FIGS. 5A-5C show mutations in H3N2, design 231, in the loop that connects HA2 helices A and C. FIG. 5A is a ribbon diagram depicting a model of a group 2 H3N2 stabilized HA stem trimer based on PDB ID 2YP2. The four residues that connect HA2 helices A and C are indicated. Mutations in the helices are in dark grey. FIG. 5B shows a close-up of the loop (indicated region in FIG. 5A) with side chains represented by stick models. The sequence shown is GGPD, residues 143-146 of SEQ ID NO: 47. FIG. 5C shows the sequence of H3 design #231 (SEQ ID NO: 47). The mutations in the helices, and the amino acids making up the short linker, which are illustrated in FIGS. 5A and 5B, are boxed. For reference, the C-terminal SGG linker is bolded, the C-terminal ferritin is underlined and a Asn to Gln ferritin mutation to remove an N-linked glycan is bolded.

FIGS. 6A-6C show mutations in H3N2, design 231, in the C-terminal extension of helix A. FIG. 6A shows a ribbon diagram depicting a model of a group 2 H3N2 stabilized HA stem trimer based on PDB ID 2YP2. The five-residue extension of helix A is indicated. Mutations in the helices are in dark grey. FIG. 6B shows a close-up of the helical extension (also indicated in FIG. 6A) with side chains represented by stick models. The sequence shown is ALMAQ, residues 138-142 of SEQ ID NO: 47. FIG. 6C shows the sequence of H3 design #231 (SEQ ID NO: 47). Mutations in the helices, and the acids making up the five residue extension, are boxed. For reference, the C-terminal SGG linker is bolded, the C-terminal ferritin is underlined and a Asn to Gln ferritin mutation to remove an N-linked glycan is bolded.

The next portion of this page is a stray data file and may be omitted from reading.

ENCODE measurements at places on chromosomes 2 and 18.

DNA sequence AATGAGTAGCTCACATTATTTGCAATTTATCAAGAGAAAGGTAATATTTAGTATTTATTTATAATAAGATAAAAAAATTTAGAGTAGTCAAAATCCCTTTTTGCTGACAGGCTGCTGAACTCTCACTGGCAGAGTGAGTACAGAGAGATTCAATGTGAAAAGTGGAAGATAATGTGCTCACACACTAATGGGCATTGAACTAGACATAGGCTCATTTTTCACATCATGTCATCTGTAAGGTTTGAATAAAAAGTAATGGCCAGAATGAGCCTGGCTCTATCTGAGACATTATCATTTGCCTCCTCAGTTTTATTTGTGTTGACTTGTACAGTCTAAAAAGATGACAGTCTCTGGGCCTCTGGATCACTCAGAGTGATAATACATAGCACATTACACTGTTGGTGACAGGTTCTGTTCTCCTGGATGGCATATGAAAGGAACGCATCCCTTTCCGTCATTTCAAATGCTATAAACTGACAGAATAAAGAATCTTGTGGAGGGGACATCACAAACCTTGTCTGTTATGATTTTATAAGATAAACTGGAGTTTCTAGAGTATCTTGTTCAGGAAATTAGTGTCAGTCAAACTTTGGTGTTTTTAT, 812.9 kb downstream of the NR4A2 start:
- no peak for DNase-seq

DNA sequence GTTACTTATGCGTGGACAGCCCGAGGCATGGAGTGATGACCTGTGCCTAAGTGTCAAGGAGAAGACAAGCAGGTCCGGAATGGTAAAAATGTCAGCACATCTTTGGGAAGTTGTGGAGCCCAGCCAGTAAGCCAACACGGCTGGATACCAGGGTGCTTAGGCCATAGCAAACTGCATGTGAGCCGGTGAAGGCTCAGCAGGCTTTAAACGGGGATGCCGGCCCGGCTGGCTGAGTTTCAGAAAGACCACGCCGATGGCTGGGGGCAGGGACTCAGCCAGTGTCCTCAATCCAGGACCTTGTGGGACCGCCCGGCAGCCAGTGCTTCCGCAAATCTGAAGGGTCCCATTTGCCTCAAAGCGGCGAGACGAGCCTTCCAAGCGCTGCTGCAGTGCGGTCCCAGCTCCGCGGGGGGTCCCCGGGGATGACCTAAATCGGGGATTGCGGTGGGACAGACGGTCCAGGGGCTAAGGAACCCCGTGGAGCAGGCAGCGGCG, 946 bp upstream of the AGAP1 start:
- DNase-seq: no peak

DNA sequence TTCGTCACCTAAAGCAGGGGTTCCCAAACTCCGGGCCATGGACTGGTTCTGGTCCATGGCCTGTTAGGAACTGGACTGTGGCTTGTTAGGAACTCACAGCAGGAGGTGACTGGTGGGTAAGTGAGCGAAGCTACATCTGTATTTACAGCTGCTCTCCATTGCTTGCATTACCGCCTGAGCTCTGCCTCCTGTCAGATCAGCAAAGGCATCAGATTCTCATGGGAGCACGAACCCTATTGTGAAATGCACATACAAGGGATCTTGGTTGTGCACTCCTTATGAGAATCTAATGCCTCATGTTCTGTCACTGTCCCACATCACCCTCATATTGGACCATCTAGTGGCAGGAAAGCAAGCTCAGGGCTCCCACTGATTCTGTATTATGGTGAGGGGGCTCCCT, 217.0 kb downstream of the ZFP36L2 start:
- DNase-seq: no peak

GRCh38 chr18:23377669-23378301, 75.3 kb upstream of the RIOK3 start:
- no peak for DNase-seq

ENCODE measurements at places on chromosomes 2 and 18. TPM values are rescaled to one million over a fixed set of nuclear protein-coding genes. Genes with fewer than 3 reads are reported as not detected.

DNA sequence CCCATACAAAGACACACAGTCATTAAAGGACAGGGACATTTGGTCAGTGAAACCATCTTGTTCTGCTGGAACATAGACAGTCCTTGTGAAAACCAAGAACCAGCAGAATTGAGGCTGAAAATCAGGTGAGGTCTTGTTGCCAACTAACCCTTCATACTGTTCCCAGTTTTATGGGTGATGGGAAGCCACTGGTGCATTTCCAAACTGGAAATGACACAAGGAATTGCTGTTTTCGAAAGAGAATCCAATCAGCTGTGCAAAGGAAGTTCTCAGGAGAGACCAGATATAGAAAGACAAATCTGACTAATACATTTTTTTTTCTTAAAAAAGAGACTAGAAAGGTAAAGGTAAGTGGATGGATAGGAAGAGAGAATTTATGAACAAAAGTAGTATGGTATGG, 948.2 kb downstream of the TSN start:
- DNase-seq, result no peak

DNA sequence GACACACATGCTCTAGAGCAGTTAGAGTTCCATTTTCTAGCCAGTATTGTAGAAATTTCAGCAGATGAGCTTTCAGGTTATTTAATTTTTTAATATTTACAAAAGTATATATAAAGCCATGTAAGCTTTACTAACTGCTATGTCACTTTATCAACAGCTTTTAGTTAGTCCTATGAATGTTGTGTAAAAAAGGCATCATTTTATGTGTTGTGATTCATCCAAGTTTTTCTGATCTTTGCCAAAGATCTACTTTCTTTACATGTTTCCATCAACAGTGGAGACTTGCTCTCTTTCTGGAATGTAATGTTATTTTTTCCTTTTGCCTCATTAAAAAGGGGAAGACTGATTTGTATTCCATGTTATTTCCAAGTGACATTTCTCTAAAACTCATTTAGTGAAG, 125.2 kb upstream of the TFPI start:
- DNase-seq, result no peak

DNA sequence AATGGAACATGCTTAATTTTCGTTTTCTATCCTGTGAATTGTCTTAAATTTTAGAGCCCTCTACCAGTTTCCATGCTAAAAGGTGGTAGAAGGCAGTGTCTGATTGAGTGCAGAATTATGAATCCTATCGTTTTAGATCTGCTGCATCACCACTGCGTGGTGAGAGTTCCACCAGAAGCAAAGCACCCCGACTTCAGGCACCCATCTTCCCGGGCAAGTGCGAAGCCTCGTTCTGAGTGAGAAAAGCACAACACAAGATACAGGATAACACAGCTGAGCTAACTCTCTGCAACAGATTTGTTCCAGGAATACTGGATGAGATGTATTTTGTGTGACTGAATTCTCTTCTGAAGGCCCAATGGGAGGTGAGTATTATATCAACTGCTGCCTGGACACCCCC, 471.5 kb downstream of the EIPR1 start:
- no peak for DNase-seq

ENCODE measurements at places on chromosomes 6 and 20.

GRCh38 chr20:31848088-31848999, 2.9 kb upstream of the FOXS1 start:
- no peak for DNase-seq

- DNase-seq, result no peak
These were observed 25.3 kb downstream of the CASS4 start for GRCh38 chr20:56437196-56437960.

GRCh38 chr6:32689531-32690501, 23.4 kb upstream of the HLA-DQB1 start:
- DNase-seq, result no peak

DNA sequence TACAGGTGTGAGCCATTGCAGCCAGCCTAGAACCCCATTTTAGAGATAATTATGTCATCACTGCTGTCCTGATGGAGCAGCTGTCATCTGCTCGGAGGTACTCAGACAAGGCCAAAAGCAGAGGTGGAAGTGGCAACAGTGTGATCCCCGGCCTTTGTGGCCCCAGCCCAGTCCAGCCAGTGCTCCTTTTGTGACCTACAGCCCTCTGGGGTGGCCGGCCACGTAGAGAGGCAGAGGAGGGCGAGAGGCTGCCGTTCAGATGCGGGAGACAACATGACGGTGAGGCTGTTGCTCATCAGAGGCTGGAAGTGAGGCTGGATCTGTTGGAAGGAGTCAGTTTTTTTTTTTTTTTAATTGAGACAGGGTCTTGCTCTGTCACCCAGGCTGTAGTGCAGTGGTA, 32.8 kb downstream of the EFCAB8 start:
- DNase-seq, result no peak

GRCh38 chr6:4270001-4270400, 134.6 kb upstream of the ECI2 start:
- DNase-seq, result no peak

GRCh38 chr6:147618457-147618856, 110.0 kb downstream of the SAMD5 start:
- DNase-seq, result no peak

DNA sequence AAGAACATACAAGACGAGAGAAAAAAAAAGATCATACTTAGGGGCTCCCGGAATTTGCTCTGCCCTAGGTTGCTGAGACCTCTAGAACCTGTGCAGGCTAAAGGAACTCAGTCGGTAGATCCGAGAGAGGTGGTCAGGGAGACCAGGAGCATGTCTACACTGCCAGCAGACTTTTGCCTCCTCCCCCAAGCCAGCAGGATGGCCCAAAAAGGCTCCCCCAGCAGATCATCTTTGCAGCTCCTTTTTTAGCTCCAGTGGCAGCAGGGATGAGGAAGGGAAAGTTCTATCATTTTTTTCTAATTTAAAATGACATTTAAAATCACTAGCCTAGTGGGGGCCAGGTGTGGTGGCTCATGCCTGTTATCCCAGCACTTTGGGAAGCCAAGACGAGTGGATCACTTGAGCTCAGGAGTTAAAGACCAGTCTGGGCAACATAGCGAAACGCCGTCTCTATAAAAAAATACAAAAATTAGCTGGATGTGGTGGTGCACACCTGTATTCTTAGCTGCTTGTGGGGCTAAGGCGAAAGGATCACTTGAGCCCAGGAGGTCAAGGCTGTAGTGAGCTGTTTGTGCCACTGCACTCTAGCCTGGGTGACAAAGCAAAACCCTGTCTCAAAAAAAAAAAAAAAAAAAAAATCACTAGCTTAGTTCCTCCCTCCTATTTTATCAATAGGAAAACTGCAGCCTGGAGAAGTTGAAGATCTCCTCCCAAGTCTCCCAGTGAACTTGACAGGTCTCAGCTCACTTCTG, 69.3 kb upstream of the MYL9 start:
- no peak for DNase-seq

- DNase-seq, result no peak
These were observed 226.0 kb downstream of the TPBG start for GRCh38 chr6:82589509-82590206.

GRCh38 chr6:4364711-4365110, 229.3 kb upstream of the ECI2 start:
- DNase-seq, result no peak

FIGS. 7A and 7B show cavity-filling mutations in H3N2 design 231. FIG. 7A shows a ribbon diagram depicting a model of a group 2 H3N2 stabilized HA stem trimer based on PDB ID 2YP2. The seven cavity-filling mutations are in dark grey with side chains represented by stick models. FIG. 7B shows the sequence of H3 design #231 (SEQ ID NO: 47). Mutations to the helices and head region are boxed. For reference, the C-terminal SGG linker is bolded, the C-terminal ferritin is underlined and a Asn to Gln ferritin mutation to remove an N-linked glycan is bolded.

FIGS. 8A and 8B show the expression and characterization of H3 stabilized stem ferritin nanoparticle 231 (H3-SS-np_231). FIG. 8A shows a gel filtration elution profile for H3-SS-np_231 with a single peak at the expected elution volume. The expression yield for H3-SS-np_231 from Expi293 cells after gel filtration was 77 mg/L. FIG. 8B shows negative stain electron microscopy 2D class averages of H3-SS-np_231 revealing the formation of particles with a visible arrangement of HA stems projecting from hollow spheres.